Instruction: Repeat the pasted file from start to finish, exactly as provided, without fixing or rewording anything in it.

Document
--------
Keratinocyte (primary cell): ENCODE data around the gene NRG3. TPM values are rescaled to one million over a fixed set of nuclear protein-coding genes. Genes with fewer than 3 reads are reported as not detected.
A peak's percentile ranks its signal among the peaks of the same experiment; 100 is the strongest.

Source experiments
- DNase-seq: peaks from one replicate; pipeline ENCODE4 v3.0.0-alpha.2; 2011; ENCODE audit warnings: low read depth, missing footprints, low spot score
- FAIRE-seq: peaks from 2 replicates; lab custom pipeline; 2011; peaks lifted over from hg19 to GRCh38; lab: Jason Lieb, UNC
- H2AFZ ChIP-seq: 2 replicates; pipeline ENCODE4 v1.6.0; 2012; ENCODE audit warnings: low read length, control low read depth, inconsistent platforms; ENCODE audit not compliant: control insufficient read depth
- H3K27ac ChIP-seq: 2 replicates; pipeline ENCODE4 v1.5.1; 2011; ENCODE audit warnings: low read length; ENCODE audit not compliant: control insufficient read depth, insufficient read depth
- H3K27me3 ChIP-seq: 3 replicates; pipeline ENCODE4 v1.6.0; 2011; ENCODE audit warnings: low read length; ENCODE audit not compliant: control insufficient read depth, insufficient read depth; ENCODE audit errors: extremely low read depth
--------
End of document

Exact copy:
Keratinocyte (primary cell): ENCODE data around the gene NRG3. TPM values are rescaled to one million over a fixed set of nuclear protein-coding genes. Genes with fewer than 3 reads are reported as not detected.
A peak's percentile ranks its signal among the peaks of the same experiment; 100 is the strongest.

Source experiments
- DNase-seq: peaks from one replicate; pipeline ENCODE4 v3.0.0-alpha.2; 2011; ENCODE audit warnings: low read depth, missing footprints, low spot score
- FAIRE-seq: peaks from 2 replicates; lab custom pipeline; 2011; peaks lifted over from hg19 to GRCh38; lab: Jason Lieb, UNC
- H2AFZ ChIP-seq: 2 replicates; pipeline ENCODE4 v1.6.0; 2012; ENCODE audit warnings: low read length, control low read depth, inconsistent platforms; ENCODE audit not compliant: control insufficient read depth
- H3K27ac ChIP-seq: 2 replicates; pipeline ENCODE4 v1.5.1; 2011; ENCODE audit warnings: low read length; ENCODE audit not compliant: control insufficient read depth, insufficient read depth
- H3K27me3 ChIP-seq: 3 replicates; pipeline ENCODE4 v1.6.0; 2011; ENCODE audit warnings: low read length; ENCODE audit not compliant: control insufficient read depth, insufficient read depth; ENCODE audit errors: extremely low read depth